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Chemical Analysis

Determining the residual monomer content of polymers is very important for many applications.

Some monomers are toxic and the presence of some varieties of monomers can encourage premature or accelerated polymer degradation.

Our scientists frequently determine the residual monomer content of many polymer systems for clients working in a variety of industries. The determination of residual monomer content is often a part of a comprehensive additives analysis investigation. Because of the variety of sample analysis techniques we have in our laboratories, the residual monomer content of virtually any sample can be determined.


The most common approach we use for the determination of residual monomer content is Gas Chromatography with a Flame Ionization Detector (GC-FID). The GC-FID method has great sensitivity and is very robust. The GC-FID is excellent for residual monomer testing of bioabsorbable polymers such as PLA, PLGA, and PCL (poly(lactic acid), poly(lactide-co-glycolide) and polycaprolactone).

Another common approach we use for the determination of residual monomer content is Gas Chromatography coupled with Mass Spectrometry (GC/MS).  The GC/MS method has excellent sensitivity and also has great speciation. 

Nuclear Magnetic Resonance Spectroscopy (NMR) is another method of analysis that is well suited for residual monomer analysis of polymers and formulations.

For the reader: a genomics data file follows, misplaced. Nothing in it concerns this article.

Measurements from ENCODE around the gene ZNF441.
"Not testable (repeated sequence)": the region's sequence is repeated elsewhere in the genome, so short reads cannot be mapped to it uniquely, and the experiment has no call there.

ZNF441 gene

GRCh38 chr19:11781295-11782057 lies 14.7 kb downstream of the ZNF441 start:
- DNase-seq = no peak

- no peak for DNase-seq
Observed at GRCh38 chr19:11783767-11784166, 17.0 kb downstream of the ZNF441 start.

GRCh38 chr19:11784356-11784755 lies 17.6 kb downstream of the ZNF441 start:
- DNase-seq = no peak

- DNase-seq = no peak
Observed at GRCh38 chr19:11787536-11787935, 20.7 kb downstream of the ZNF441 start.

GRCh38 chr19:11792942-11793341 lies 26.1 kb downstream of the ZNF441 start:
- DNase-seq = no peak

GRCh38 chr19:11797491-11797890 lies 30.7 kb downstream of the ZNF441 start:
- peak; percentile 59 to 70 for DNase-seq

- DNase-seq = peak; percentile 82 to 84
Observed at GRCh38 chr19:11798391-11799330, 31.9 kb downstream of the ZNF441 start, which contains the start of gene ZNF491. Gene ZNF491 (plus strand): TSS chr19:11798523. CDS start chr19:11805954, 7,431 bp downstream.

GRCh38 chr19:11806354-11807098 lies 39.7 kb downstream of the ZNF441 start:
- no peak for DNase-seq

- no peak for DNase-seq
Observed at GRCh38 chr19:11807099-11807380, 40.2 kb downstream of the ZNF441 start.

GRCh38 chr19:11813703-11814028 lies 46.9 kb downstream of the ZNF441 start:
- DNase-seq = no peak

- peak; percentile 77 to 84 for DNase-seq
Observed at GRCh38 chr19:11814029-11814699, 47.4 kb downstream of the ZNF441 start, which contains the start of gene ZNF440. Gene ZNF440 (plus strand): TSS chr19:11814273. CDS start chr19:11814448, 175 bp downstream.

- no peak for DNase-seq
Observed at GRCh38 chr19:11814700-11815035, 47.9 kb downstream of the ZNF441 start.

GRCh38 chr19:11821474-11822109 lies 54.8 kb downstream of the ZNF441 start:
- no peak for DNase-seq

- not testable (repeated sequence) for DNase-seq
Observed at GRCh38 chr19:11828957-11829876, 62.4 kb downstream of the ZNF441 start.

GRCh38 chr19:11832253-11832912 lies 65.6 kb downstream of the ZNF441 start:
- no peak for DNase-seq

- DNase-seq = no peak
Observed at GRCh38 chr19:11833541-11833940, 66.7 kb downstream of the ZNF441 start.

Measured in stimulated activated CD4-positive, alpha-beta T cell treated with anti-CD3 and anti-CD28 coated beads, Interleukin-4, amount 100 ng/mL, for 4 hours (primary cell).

Resin plastics for industrial applications

Sample Considerations

A sample mass of about 10-g is typically enough, although some of our residual monomer methods can use as little as 10-mg. For GC-FID methods, 100-mg is a usual sample mass. We can extract the residual monomer from the sample or we can evaluate a sample directly by using a Head Space GC/MS method or one of our GC-FID methods.

Some monomers are not volatile enough or are too chemically active to obtain reliable GC results. In those cases we can use chemical derivatization techniques to convert a troublesome monomer to a volatiles species. An example of this approach is the conversion of organic acids to the corresponding methyl ester.

Contact us to talk through your specific testing needs and associated sample considerations.


Products we’ve tested:

  • Bioabsorbable polymers
    (PLA, PLGA, PCL)
  • Methyl methacrylate (MMA)
  • Acrylics
  • Polyacrylamide
  • Phenol
  • Products for the presence of Bis-phenol A (BPA)